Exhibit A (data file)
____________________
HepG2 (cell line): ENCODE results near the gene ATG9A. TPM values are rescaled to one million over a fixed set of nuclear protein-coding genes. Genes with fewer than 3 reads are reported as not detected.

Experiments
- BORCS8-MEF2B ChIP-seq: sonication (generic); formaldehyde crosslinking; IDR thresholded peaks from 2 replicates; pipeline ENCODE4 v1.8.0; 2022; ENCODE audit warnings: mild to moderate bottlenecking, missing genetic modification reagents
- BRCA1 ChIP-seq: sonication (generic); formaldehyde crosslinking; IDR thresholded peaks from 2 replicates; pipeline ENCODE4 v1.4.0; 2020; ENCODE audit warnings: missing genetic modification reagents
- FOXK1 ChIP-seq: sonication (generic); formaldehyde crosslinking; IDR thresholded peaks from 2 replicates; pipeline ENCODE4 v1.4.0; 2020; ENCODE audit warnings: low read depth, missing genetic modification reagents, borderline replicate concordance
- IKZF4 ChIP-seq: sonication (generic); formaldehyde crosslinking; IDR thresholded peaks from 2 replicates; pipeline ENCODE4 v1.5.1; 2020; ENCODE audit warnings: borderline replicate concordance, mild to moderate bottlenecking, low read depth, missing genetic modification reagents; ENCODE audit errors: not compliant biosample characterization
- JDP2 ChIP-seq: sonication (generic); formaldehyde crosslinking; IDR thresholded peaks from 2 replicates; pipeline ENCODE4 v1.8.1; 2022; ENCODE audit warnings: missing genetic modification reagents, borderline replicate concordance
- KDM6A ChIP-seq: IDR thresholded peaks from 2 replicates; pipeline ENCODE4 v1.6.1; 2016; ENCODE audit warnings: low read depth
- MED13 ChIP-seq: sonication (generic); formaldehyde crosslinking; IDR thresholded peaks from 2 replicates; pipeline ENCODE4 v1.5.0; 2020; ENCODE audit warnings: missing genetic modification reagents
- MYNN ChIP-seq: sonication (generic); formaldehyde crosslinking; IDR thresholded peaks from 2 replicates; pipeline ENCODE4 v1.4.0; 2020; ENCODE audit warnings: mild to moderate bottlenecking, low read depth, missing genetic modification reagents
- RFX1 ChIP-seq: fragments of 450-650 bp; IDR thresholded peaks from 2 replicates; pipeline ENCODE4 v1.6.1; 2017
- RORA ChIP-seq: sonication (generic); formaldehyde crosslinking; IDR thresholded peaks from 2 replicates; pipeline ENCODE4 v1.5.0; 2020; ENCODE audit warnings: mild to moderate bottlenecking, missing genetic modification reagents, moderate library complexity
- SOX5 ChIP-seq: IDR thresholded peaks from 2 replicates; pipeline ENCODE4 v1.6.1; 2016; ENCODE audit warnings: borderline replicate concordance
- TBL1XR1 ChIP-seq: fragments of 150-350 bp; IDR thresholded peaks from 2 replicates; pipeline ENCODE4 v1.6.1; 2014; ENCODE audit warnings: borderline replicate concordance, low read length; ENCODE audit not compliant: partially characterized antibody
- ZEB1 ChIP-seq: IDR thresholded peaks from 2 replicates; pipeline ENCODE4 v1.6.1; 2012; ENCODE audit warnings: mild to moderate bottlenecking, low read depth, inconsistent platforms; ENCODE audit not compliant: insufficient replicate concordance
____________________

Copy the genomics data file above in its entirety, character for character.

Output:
HepG2 (cell line): ENCODE results near the gene ATG9A. TPM values are rescaled to one million over a fixed set of nuclear protein-coding genes. Genes with fewer than 3 reads are reported as not detected.

Experiments
- BORCS8-MEF2B ChIP-seq: sonication (generic); formaldehyde crosslinking; IDR thresholded peaks from 2 replicates; pipeline ENCODE4 v1.8.0; 2022; ENCODE audit warnings: mild to moderate bottlenecking, missing genetic modification reagents
- BRCA1 ChIP-seq: sonication (generic); formaldehyde crosslinking; IDR thresholded peaks from 2 replicates; pipeline ENCODE4 v1.4.0; 2020; ENCODE audit warnings: missing genetic modification reagents
- FOXK1 ChIP-seq: sonication (generic); formaldehyde crosslinking; IDR thresholded peaks from 2 replicates; pipeline ENCODE4 v1.4.0; 2020; ENCODE audit warnings: low read depth, missing genetic modification reagents, borderline replicate concordance
- IKZF4 ChIP-seq: sonication (generic); formaldehyde crosslinking; IDR thresholded peaks from 2 replicates; pipeline ENCODE4 v1.5.1; 2020; ENCODE audit warnings: borderline replicate concordance, mild to moderate bottlenecking, low read depth, missing genetic modification reagents; ENCODE audit errors: not compliant biosample characterization
- JDP2 ChIP-seq: sonication (generic); formaldehyde crosslinking; IDR thresholded peaks from 2 replicates; pipeline ENCODE4 v1.8.1; 2022; ENCODE audit warnings: missing genetic modification reagents, borderline replicate concordance
- KDM6A ChIP-seq: IDR thresholded peaks from 2 replicates; pipeline ENCODE4 v1.6.1; 2016; ENCODE audit warnings: low read depth
- MED13 ChIP-seq: sonication (generic); formaldehyde crosslinking; IDR thresholded peaks from 2 replicates; pipeline ENCODE4 v1.5.0; 2020; ENCODE audit warnings: missing genetic modification reagents
- MYNN ChIP-seq: sonication (generic); formaldehyde crosslinking; IDR thresholded peaks from 2 replicates; pipeline ENCODE4 v1.4.0; 2020; ENCODE audit warnings: mild to moderate bottlenecking, low read depth, missing genetic modification reagents
- RFX1 ChIP-seq: fragments of 450-650 bp; IDR thresholded peaks from 2 replicates; pipeline ENCODE4 v1.6.1; 2017
- RORA ChIP-seq: sonication (generic); formaldehyde crosslinking; IDR thresholded peaks from 2 replicates; pipeline ENCODE4 v1.5.0; 2020; ENCODE audit warnings: mild to moderate bottlenecking, missing genetic modification reagents, moderate library complexity
- SOX5 ChIP-seq: IDR thresholded peaks from 2 replicates; pipeline ENCODE4 v1.6.1; 2016; ENCODE audit warnings: borderline replicate concordance
- TBL1XR1 ChIP-seq: fragments of 150-350 bp; IDR thresholded peaks from 2 replicates; pipeline ENCODE4 v1.6.1; 2014; ENCODE audit warnings: borderline replicate concordance, low read length; ENCODE audit not compliant: partially characterized antibody
- ZEB1 ChIP-seq: IDR thresholded peaks from 2 replicates; pipeline ENCODE4 v1.6.1; 2012; ENCODE audit warnings: mild to moderate bottlenecking, low read depth, inconsistent platforms; ENCODE audit not compliant: insufficient replicate concordance